Here’s an easy way to get a simple, short, daily email with the load averages for your server (calculated since the last time the server was rebooted).
1. LOG IN via SSH as ROOT.
2. Run this command to create a new file called “dailyloadstat.sh”
3. Insert the following lines into the new file you just created:
iostat -c > LoadStats
uptime >> LoadStats
mail -s “Average Load Report” email@example.com < LoadStats
rm -f LoadStats
4. Save and Exit the file you were editing. Next, change the file’s permissions to make it executable:
chmod 755 ~/dailyloadstat.sh
5. Now, just create a cron job to run this script every day for you. To run it every day at 4:00 a.m., you’d use the following line in your cron file:
0 4 * * * ~/dailyloadstat.sh
The script above puts the output from two commands, “iostat” and “uptime”, into a temporary file called “LoadStats”, then emails that file to the address you choose before deleting it from the server.
The “iostat” command is used for monitoring input/output devices, but it also provides a nice CPU usage report which shows load averages in a number of categories. The best part about this command is that, unlike “top” or “uptime”, the averages given are for the period of time since the server was last restarted. Since most servers are rarely restarted unless there’s a problem, this gives you a nice way to get a gauge of how heavily your server is stressed on a normal, everyday basis. The report shows these categories:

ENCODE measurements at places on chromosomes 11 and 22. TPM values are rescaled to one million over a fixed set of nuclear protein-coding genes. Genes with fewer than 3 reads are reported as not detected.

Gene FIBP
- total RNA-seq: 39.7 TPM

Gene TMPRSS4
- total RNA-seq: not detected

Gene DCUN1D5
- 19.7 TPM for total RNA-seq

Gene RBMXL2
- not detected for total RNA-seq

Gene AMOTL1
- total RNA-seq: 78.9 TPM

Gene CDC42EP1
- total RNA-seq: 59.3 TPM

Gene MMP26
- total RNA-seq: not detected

%user – average CPU% spent on user-level processes (applications)
%nice – avg. CPU% of user processes with “nice” priority
%system – avg. CPU% spent on system (kernel) processes
%iowait – % of time CPU was idle due to it waiting on the hard drive
%steal – % of time CPU was idle due to another virtual processor
%idle – % of time CPU was idle with nothing to do.
All of these percentages should add up to 100%. In general, the higher your percentage of %idle, the better because it means your system is not taxed to capacity (my %idle is usually around 98.5 – meaning my server is far from being overworked). A high number in any category except %idle should be investigated to find out why the system is overloaded.
Also included in the report is the “uptime” command, which shows just how long your server has been running since last reboot and also gives your average CPU load over the past 1, 5, and 15 minutes respectively to give you an idea of much more recent server usage, although I personally rarely find this useful (look for a more in-depth article about server load to be coming soon).
Do you have other metrics that you monitor frequently on your server? Have a better suggestion for passively monitoring server load? Let us all know in the comments!